By Brian Scott Lipton . . .
By her own admission, Jennifer Simard has made a consistent living in the New York theater by playing “second banana” to a lot of top-shelf stars, often stealing scenes – if not entire shows – from such megastars as Patti LuPone, Bette Midler and Bernadette Peters. The result has been two Tony Award nominations and a legion of devoted fans.
While she’s usually employed for her peerless – and fearless — comic chops, Simard is nonetheless equally capable of digging deep and finding emotional truth in a ballad. In fact, she boasts both a killer soprano and an earth-shattering belt, along with the ability to make one laugh or cry, sometimes in the same song.
So after seeing all of her extraordinary gifts on display in her dazzling cabaret act, “Can I Get Your Number?,” which played to jam-packed houses on January 20 and January 21 at 54 Below, one can only hope some savvy producer is finding – or better yet, creating — a production that puts this gloriously gifted performer front and center.
Loosely structured as a tribute to her favorite co-stars and friends — who also include Donna Murphy, Sutton Foster, Betty Buckley and Rebecca Luker – the show allowed Simard (accompanied only by the great pianist Steve Marzullo) to sing songs she did as a child (yes, she performed John Lennon and Paul McCartney’s “Yesterday” when she was 7 years old!) as well as numbers she’s rarely if ever performed in public (including Jacques Brel’s haunting “Sons Of” and Henry Kreiger and Tom Eyen’s “One Night Only.”)
Indeed, it was the kind of well-chosen set that makes it hard to choose highlights, but here are a few of my favorites: A full-throttle rendition of Stephen Sondheim’s “Broadway Baby,” with the first part sung as a perfect imitation of Peters’ girlish delivery; a gloriously heartfelt take on Andrew Lloyd Webber’s vocally difficult “Unexpected Song” and a sublime version of Alan Menken and Howard Ashman’s satiric “Somewhere That’s Green” (from Little Shop of Horrors) that even rivals Ellen Greene’s original.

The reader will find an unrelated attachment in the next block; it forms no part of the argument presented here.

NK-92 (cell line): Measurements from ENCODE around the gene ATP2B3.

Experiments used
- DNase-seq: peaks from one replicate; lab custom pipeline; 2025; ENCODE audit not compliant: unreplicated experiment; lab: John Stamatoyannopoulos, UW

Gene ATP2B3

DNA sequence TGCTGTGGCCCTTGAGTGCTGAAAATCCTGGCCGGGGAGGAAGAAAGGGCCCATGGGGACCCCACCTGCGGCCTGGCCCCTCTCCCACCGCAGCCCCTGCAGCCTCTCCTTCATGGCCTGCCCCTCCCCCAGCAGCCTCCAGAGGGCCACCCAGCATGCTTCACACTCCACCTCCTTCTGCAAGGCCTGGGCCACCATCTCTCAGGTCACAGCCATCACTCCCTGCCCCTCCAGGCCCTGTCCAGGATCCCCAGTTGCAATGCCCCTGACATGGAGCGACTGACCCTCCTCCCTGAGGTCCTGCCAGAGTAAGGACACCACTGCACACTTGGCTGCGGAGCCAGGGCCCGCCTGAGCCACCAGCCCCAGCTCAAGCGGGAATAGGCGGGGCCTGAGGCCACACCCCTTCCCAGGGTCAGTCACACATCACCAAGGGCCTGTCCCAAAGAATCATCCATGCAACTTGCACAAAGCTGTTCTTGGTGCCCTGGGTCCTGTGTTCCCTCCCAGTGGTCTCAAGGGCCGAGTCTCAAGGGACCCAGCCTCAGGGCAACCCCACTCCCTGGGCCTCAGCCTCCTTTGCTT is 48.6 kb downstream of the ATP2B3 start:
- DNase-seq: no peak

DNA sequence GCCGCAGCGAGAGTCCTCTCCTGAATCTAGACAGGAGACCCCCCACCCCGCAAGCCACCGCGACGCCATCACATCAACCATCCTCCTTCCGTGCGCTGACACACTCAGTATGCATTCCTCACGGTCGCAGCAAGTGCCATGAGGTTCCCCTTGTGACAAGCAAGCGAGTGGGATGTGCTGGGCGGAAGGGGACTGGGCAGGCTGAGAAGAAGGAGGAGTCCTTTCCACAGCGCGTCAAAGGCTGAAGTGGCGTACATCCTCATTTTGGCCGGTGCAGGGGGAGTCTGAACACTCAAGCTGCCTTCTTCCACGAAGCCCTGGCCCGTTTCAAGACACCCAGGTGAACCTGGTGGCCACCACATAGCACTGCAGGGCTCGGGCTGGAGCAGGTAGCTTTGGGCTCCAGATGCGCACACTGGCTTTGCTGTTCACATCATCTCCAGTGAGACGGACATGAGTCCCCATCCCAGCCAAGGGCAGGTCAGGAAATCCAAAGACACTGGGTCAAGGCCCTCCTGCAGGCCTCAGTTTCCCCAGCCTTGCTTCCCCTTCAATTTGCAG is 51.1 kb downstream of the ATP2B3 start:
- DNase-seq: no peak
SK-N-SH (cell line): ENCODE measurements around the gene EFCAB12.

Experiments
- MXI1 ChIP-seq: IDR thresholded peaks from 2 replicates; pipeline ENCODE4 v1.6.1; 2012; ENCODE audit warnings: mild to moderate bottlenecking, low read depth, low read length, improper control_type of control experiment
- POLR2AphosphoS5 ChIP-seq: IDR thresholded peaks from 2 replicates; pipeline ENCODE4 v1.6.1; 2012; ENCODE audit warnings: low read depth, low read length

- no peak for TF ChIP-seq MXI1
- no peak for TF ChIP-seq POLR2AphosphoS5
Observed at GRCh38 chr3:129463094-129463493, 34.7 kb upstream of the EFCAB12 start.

Having heard it on Broadway, during Simard’s brief stint playing Joanne in the recent revival of Company, Sondheim’s “The Ladies Who Lunch” proved once again to be a triumph: sardonic, self-loathing and shattering. She also turned Michael Devon’s devastatingly funny “Hurt Someone’s Feeling Today” – which Simard claimed is how she survived the pandemic – into an instant cabaret standard.
And, best of all, Simard unveiled the audition song that led to her New York career, Cy Coleman, Betty Comden and Adolph Green’s hilarious “Never” (from On the Twentieth Century) – first performed on Broadway by her idol, Madeline Kahn. To say she does this brilliant diva-licious lament (complete with those very high soprano notes) full justice is an understatement. It was the ride of a lifetime!